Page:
Appendix D: Measured quantities

Table D.1

Parameters of the CALIFA galaxies that hosted SNe outside the instrument field of view.

Table D.2

Type Ia SNe results.

Table D.3

Type II SNe results.

Table D.4

Type Ibc/IIb SNe results.

All Tables

Table 1

Properties of the 37 SNe added to the sample presented in Paper I.

Table 2

Statistics of the redshift distributions.

Table 3

Statistics of the SNe.

Table 4

Properties of the distributions of the gas-phase and stellar metallicities at the SN location and the total galaxy.

Table 5

Distribution properties of the differences between the metallicity estimated from local measurements and the metallicity estimated using different proxies.

Table 6

Statistics of the galaxy mass distributions in different SN samples in units of log (M/M).

Table 7

Statistics of the local metallicity distributions of SNe discovered in untargeted and targeted searches.

Table 8

P-values of the KS test for the local distributions presented in Fig. 12.

Table B.1

Average values of the metallicity gradient slopes and the standard deviation of the distributions.

Table D.1

Parameters of the CALIFA galaxies that hosted SNe outside the instrument field of view.

Table D.2

Type Ia SNe results.

Table D.3

Type II SNe results.

Table D.4

Type Ibc/IIb SNe results.

All Figures

thumbnail Fig. 1

NGC 4961 and UGC 03555 OIII/Hβ, NII/Hα, and oxygen abundance maps (top) and gradient fits (bottom). Black dots show measurements in individual spaxels, gray dots measurements in Voronoi spaxels, blue dots measurements from azimuthal averaged spectra, and red dots represent measurements from the spaxels where SNe exploded (2001ee-II in the top panel, and 2004ge-Ic/1999ed-II in the bottom panel). Mean representative X- and Y- errors are plotted in the lower left corner for reference.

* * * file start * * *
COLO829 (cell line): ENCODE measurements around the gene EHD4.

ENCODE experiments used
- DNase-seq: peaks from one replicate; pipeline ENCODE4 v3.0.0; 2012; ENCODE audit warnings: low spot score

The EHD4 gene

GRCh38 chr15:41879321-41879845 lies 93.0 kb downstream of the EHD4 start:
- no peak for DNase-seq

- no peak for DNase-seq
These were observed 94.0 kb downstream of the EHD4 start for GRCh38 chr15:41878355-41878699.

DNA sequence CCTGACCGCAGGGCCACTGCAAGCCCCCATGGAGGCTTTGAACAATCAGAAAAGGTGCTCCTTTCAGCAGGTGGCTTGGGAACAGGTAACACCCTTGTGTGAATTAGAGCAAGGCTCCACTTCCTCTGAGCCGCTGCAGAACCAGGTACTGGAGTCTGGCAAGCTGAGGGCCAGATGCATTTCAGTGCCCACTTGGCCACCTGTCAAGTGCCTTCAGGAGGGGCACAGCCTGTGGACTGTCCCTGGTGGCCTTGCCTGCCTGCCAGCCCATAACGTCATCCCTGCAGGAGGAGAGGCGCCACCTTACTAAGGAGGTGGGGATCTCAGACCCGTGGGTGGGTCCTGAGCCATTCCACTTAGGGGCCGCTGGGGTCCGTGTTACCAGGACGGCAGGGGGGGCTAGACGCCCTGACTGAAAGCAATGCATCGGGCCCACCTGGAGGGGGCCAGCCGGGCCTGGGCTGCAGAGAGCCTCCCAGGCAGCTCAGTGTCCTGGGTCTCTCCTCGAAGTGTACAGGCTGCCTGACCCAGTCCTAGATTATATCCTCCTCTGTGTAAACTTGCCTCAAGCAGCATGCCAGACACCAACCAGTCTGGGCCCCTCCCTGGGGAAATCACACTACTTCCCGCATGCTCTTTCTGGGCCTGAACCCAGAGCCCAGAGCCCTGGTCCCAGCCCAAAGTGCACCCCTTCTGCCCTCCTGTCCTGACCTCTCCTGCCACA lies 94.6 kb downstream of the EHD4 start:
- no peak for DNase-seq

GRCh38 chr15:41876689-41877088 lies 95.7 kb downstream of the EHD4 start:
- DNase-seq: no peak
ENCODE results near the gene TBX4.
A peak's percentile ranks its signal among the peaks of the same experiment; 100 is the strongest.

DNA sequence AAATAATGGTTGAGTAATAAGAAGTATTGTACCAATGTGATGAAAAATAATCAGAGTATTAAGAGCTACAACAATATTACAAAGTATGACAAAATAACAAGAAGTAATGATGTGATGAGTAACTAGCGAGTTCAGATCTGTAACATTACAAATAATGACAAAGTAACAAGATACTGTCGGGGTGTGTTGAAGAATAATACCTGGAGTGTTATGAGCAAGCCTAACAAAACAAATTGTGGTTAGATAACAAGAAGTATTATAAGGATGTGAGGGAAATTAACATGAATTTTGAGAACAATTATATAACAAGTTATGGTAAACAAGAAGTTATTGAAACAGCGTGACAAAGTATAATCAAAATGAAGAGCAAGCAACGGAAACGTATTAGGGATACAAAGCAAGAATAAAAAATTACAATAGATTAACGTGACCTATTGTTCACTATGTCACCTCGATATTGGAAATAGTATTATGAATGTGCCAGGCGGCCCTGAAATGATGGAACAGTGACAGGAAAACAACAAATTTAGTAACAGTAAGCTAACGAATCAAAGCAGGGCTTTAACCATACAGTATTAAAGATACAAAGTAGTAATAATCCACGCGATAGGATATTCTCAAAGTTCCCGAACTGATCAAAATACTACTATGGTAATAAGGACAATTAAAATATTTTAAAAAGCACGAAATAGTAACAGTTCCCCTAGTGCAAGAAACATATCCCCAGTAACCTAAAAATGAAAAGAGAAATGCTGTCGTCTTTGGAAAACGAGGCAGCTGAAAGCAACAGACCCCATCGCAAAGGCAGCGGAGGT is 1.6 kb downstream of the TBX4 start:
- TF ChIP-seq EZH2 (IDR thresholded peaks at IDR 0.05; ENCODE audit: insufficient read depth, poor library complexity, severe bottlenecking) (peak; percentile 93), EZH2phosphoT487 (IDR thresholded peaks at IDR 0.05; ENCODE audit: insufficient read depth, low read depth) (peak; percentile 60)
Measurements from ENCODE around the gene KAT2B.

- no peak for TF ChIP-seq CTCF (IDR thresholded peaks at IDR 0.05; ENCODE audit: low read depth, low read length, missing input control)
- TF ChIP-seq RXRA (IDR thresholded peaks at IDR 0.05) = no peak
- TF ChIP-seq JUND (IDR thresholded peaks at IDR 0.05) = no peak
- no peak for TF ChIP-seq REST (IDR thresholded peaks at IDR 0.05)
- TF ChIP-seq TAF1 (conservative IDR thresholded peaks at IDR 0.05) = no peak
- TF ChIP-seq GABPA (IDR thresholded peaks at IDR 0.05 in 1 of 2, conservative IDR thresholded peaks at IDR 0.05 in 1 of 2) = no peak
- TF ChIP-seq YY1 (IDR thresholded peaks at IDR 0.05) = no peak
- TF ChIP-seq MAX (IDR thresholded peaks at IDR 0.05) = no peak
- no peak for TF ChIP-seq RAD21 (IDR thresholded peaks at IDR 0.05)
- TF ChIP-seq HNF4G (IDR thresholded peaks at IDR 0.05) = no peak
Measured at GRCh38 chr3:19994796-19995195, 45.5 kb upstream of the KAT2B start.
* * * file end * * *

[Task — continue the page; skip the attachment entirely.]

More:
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In the text
thumbnail Fig. 2

SN environment measurements of the oxygen abundance (left) and the mass-weighted stellar metallicity (right) for galaxies hosting different SN types. In the top row we show the distributions of the local metallicity, while in the bottom row total metallicity distributions are plotted. The ordinate indicates the fraction of the SN population with metallicities lower than the abscissa value.

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In the text
thumbnail Fig. 3

Differences between the local and the total oxygen abundance (left) and mass-weighted stellar metallicity (right) for different SN types.

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In the text
thumbnail Fig. 4

Distributions of the differences between local and central metallicity.

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In the text
thumbnail Fig. 5

Distribution of differences between local metallicity and the proxy using the central metallicity plus a characteristic gradient.

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In the text
thumbnail Fig. 6

Distribution of differences between local metallicity and the proxy using gradients (left) and the metallicity of the closest HII region (right). All measurements performed with O3N2 index.

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In the text
thumbnail Fig. 7

Left: mean values for oxygen abundance from the central spaxel (value at 0 arcsec) to the total spectra (value at 39 arcsec), increasing the aperture in steps of 3 arcsec. Error bands are errors of the mean values. The upper x-axis shows where the aperture with 3′′ diameter is projected for different redshifts. Right: same measurements, but normalizing the unit of the aperture to the effective radius of the galaxies.

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In the text
thumbnail Fig. 8